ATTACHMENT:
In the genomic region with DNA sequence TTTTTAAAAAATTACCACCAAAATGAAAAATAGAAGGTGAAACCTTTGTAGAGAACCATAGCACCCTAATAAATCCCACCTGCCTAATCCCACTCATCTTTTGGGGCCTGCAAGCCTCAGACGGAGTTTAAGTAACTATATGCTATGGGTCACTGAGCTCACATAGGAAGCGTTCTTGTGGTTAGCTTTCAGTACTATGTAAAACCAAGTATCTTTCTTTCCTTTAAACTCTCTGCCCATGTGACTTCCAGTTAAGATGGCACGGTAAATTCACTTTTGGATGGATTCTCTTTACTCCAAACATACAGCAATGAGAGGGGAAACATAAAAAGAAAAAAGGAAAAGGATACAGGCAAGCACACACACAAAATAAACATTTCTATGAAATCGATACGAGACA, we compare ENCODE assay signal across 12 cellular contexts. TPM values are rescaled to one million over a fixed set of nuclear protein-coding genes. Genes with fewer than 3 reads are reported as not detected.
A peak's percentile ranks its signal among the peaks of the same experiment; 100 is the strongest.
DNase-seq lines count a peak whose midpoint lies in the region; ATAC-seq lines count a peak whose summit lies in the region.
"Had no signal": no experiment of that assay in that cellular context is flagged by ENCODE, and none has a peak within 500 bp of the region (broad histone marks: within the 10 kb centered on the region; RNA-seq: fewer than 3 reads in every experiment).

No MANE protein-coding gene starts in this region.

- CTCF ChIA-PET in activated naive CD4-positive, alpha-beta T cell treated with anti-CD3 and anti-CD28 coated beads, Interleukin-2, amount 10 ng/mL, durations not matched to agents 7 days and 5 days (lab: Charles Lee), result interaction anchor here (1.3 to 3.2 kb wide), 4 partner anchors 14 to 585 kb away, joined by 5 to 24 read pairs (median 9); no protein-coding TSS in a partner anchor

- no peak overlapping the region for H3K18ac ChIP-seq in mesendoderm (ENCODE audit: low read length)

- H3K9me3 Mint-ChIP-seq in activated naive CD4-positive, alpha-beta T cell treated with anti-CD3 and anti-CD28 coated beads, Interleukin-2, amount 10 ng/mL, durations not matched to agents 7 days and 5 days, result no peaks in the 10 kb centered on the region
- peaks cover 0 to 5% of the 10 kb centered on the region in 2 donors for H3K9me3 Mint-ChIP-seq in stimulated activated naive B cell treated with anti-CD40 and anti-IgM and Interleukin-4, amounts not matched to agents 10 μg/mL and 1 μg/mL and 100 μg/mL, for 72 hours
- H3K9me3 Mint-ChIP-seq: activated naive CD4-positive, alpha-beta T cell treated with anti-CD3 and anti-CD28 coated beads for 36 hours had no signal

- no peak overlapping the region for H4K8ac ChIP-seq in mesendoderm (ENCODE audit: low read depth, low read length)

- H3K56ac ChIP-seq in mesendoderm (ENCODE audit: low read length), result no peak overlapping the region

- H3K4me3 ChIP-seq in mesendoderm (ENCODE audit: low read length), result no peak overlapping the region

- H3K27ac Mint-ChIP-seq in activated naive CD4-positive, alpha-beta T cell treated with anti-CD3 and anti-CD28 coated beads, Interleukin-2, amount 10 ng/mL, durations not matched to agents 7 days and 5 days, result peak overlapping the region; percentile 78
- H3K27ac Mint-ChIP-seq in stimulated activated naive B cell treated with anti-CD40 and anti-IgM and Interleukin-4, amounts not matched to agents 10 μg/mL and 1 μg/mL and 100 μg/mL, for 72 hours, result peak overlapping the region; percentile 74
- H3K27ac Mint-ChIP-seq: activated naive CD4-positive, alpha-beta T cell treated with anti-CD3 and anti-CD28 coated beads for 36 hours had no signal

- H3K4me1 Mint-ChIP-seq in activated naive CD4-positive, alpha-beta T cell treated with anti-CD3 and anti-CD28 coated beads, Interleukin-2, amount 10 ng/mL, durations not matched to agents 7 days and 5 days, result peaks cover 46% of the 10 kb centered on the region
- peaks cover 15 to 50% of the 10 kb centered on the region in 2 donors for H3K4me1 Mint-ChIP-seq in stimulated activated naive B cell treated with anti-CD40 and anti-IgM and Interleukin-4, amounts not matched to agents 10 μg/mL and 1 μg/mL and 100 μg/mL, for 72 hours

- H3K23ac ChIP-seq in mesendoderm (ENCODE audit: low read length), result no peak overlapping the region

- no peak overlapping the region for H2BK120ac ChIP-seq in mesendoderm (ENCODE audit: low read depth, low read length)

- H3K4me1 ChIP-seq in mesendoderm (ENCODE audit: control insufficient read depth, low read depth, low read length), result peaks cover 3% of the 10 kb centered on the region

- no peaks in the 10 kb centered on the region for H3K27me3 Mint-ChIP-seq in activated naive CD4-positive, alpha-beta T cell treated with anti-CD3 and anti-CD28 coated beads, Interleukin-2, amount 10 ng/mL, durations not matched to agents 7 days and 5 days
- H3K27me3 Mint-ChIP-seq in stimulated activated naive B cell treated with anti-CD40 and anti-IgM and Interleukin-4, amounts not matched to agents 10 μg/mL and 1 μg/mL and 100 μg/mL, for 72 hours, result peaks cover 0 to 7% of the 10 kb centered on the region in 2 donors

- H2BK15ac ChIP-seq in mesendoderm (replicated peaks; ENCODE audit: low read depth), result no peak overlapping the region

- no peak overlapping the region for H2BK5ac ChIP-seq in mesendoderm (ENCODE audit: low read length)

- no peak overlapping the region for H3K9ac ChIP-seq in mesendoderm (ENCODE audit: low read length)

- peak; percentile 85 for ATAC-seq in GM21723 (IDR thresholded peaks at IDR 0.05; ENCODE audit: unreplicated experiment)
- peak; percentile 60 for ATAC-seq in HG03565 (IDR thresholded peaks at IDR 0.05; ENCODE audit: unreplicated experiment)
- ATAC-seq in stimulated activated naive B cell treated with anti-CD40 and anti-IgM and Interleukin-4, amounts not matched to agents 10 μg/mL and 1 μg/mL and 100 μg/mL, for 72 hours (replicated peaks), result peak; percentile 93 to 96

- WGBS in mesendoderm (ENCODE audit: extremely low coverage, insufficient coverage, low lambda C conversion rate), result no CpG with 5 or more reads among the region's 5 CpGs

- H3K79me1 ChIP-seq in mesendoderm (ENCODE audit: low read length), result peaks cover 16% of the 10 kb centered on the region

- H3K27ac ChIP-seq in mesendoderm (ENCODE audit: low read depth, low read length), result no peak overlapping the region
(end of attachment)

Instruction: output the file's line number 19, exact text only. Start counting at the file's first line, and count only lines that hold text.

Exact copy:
- H3K23ac ChIP-seq in mesendoderm (ENCODE audit: low read length), result no peak overlapping the region